The powerful image of the human head has appeared many times in Frink's works. The motif began in the 1960s when the first Soldier's head was created in 1964, moving to Goggle Heads from the late 1960s, Tribute Heads from the 1970s; In Memoriam; heads of Christ and Midas, and Easter and Desert heads in the 1980s, and Green Man from the final period of her working life. Many commissioned heads were also modelled during each decade of her career.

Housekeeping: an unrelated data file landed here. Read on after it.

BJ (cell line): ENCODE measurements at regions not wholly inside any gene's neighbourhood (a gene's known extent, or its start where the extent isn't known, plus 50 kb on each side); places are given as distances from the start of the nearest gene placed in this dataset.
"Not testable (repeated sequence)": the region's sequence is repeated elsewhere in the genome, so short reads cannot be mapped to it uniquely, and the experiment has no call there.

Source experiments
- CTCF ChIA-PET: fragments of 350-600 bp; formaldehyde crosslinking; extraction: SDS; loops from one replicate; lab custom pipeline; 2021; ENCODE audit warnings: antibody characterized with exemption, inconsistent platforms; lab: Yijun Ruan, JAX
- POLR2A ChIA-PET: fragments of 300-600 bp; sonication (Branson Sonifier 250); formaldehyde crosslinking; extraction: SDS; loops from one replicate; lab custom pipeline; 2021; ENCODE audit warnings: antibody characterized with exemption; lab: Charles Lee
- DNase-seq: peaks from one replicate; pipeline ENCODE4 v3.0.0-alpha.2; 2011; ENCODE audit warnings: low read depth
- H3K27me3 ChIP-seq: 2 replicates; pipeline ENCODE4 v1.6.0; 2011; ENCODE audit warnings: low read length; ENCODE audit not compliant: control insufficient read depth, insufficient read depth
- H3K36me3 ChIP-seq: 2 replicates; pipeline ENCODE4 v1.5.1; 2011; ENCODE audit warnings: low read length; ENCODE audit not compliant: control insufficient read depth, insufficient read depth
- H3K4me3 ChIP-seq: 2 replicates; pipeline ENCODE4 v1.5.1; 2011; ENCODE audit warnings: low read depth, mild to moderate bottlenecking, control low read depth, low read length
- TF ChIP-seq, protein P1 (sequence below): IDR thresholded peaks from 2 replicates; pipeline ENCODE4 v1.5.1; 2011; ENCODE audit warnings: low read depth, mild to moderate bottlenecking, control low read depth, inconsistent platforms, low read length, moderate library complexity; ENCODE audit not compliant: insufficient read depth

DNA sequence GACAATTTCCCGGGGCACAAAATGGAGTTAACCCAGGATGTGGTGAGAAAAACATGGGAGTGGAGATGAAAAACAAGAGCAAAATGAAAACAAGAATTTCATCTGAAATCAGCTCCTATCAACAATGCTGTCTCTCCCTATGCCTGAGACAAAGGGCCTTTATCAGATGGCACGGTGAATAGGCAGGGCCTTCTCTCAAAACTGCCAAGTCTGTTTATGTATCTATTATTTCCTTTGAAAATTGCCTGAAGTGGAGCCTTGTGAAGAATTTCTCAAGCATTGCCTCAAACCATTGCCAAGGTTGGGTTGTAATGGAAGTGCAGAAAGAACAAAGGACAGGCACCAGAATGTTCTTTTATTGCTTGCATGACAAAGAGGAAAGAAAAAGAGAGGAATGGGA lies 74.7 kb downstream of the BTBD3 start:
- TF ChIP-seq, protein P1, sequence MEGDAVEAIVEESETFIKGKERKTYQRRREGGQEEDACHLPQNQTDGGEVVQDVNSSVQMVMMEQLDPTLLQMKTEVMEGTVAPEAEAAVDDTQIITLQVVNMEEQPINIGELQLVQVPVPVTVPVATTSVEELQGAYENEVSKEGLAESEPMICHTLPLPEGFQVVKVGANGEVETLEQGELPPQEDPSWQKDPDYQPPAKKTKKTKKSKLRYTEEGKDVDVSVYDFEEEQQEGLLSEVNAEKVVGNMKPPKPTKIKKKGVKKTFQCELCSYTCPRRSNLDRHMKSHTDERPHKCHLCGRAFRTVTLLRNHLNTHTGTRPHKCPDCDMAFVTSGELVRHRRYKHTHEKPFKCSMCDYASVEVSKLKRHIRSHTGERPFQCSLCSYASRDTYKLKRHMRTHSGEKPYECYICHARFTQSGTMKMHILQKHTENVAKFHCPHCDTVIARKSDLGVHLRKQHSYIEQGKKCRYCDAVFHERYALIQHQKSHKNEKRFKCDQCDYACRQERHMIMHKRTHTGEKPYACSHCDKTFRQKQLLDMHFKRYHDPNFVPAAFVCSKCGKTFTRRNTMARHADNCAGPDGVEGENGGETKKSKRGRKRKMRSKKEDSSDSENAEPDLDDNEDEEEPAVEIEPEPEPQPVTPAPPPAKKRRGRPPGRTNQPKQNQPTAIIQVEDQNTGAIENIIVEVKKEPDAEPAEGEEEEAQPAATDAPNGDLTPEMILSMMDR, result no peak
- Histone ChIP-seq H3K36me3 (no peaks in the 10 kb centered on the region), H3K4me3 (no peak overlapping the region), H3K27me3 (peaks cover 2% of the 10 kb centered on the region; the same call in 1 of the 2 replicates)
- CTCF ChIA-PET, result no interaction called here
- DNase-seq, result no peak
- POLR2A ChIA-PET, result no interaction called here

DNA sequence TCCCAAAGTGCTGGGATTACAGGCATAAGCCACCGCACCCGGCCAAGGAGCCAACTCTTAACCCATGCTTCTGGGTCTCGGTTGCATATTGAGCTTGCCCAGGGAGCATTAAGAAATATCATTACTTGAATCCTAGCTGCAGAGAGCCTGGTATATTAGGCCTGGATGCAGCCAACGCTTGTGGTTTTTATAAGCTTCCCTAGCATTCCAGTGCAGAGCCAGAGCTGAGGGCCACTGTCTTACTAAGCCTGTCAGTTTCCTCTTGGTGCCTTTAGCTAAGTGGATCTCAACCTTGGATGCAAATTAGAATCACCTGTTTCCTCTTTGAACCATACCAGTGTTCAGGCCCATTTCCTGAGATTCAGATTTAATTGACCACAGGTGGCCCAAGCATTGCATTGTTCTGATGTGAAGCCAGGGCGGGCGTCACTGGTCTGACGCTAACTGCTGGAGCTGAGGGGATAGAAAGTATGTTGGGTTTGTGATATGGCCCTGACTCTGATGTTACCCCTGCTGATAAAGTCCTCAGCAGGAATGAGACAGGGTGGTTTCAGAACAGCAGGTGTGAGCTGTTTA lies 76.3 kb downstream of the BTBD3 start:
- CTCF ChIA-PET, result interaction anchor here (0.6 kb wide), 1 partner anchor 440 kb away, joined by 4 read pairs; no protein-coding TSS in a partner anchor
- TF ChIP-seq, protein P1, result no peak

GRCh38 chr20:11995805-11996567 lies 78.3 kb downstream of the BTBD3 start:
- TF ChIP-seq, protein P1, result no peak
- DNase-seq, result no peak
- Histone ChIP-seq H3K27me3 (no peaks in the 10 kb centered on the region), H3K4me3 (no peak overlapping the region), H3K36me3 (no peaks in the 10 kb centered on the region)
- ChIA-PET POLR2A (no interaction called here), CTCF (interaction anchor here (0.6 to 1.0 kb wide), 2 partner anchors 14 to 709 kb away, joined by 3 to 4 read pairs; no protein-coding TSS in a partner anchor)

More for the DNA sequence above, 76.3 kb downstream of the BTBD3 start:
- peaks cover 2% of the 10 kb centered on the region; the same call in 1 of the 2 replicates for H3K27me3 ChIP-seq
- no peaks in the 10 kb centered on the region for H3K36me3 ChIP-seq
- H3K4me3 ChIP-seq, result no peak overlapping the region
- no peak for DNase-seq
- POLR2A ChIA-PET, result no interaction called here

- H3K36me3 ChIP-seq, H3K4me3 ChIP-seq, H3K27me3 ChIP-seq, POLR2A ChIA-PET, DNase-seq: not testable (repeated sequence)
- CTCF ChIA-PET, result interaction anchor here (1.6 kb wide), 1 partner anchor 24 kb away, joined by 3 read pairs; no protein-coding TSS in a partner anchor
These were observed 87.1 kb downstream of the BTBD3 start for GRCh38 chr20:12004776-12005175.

Commenting on the many versions of heads that have appeared in the her work, the artist said, 'For me, the image of the head is a good place to put ideas and sensations. After all, everything goes on in your head. If you think of past civilisations, there are marvellous head sculptures.
Heads have always been very important to me as vehicles for sculpture. A head is infinitely variable. It's complicated, and it's extremely emotional. Everyone's emotions are in their face. It's not surprising that there are sculptures of massive heads going way back, or that lots of other artists beside myself have found the subject fascinating' (see E. Lucie-Smith, Frink A Portrait, London, 1994, p. 125).